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debequem
10-04-2003, 09:03 AM
I need to make or buy a pressure vessel to the following specifications:

max operating pressure = 60 psi.

Cavity size = apprx 8" by 6" by 4"

Door must be able to be rapidly opened/closed

maintain pressurized state for 1 to 3 hours

The purpose is to pressurize plastic cast materials as they cure. Since the pot life of the plastic once it is mixed is very low (a few minutes), the door must operate quickly and the vessel pressurized before the cure stage reaches maturity.

Any ideas?

Marv

BC21OSH
10-04-2003, 10:15 AM
Marv,

Would the tanks used for industrial paint application would work for your application? They have a gasketed top that is secured with swing away clamps with large knobs that can be quickly tightened.

The other option is to build one. We use a shop made unit that is a heavy square steel plate with a heavy steel cylinder welded to it. The top is a turned steel plate that is recessed to fit into the cylinder. The cylinder then has two heavy steel ears welded to it that project up above the top of the cylinder a couple inches at 180 degrees. The ears have a hole bored in each. There is a shaft with a "T" handle about 1 1/4-1 1/2" diameter that slides across the top of the lid through the holes in the ears. The shaft is turned down offset in two spots that line up with the holes to provide a cam action. When the shaft is turned in the holes, the cam action forces the fatter section of the shaft against the top of the lid securing it. The center of the turned lid has a raised portion in the center so that the shaft will have a bearing surface to clamp against rather than relying on resting against the entire top surface of the lid. The lid is about 3/4" thick material.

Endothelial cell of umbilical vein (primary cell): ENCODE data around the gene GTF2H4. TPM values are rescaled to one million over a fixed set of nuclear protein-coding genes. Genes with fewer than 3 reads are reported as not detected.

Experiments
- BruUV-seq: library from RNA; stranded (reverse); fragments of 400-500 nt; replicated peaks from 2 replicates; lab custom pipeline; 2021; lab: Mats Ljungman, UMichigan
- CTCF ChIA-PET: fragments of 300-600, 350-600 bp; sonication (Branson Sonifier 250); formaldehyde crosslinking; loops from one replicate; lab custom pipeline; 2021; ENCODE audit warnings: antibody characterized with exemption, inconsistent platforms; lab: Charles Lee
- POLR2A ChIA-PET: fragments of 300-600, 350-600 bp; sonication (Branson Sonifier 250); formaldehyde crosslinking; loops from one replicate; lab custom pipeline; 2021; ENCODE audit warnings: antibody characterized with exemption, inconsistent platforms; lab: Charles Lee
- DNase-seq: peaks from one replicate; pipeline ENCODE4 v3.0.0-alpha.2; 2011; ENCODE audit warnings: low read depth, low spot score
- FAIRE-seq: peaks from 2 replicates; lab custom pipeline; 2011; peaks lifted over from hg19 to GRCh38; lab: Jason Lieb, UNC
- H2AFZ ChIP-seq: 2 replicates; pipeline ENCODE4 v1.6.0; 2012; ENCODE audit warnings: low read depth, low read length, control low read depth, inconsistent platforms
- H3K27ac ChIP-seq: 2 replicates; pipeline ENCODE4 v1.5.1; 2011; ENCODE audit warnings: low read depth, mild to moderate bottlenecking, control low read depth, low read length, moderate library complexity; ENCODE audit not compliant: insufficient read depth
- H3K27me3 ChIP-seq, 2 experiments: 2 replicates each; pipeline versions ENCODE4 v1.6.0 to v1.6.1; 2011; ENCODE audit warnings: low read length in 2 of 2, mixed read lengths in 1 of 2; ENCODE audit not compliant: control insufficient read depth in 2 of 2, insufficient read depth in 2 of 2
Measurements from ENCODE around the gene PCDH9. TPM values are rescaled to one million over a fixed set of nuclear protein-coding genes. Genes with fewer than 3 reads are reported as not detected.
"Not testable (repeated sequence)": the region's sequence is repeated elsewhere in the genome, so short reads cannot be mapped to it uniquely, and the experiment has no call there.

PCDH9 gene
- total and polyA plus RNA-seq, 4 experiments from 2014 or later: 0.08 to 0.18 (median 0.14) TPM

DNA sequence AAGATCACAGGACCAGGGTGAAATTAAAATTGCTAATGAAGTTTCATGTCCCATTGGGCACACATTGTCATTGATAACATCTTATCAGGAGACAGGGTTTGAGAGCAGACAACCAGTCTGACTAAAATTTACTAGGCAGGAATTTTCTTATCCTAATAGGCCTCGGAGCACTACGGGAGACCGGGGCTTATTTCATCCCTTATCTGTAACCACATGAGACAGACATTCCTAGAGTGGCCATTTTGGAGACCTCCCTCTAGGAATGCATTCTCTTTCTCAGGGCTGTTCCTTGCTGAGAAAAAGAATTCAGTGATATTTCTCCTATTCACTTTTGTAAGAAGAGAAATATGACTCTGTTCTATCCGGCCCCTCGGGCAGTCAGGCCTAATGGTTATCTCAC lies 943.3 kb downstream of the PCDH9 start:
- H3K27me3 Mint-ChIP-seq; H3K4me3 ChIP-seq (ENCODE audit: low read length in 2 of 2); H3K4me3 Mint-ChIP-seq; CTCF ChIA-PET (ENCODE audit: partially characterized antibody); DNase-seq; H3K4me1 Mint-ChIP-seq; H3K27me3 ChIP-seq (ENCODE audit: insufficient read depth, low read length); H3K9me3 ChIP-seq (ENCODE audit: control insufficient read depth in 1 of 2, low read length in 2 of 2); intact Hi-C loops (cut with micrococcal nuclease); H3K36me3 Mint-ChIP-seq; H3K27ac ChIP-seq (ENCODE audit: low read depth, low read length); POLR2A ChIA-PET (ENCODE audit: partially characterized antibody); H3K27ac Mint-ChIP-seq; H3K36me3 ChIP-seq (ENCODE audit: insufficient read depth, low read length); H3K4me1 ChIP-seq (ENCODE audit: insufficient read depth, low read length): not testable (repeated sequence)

My brother-in-law used to be a denturist and he used a pressure cooker for curing resin for dental work, however I don't know what pressures he was working at. I know the pressure cookers are not normally rated that high.

Hope this long winded reply helps. If I was at work today, I would take a digital photo and post it for you.

Bernard

debequem
10-04-2003, 12:13 PM
Thanks. Some good ideas. I will look into the paint tank idea. Should be easy to see what pressure they are rated at.

Your idea sounds similar to what I was thinking. I was considering 1/2" plate aluminum, but the door could swing inward. On the contact surface between the door and wall I would line with a rubber gasket. I was thinking that the compressed air would keep the door sealed since it would press the door into the seal at pressure.

Instead of welding I was considering bolts so I could assemble the container with the door in place.

I am not sure that this would be mechanically sound or not. The last thing I would want is the box to burst! If it doesn't cause bodily harm, it sure would cause a mess upon rapid decompression!!!

Marv

Evan
10-04-2003, 12:46 PM
Marv,

If you build such a chamber I suggest you design a pressure actuated safety interlock that will not permit the door to be opened while the vessel is under pressure.

[This message has been edited by Evan (edited 10-04-2003).]

bikewrench
10-04-2003, 01:49 PM
Try a local SCUBA dive shop for a condemned 80 cu.ft aluminum cylinder they are 8 1/4 in. dia. and 3/4" wall.The dive shop or fire exstinguisher test places dispose of them when they crack at the neck or fail hydro test at 3000 P.S.I.! The remaining tank is great for adaptation to small pressure vessel.We sawed one off at 10" high and made a quick close door out of 4 pieces of laminated polycarbonate to pressurize dive computers to 100 p.s.i. to test for leaks. A single tank will yield all the material for the parts except for the flat plate/window for the top.And the best part is they will give them to you FREE or scrap price.Being designed for 3000 p.s.i. they will easily hold 100-200 psi for pressure vessels.I have a pressurized coolant tank for my mill made from one holds about three gallons and fills with air from shop compressor.Check your phone book for dive shops and go visit,They will usually be greatful to get rid of the "junk" tanks as long as you don't try to fix or fill them.

Bruce Griffing
10-04-2003, 02:11 PM
Don't know if they are good to your design pressure, but what came to my mind is a kitchen pressure cooker.

winchman
10-04-2003, 02:14 PM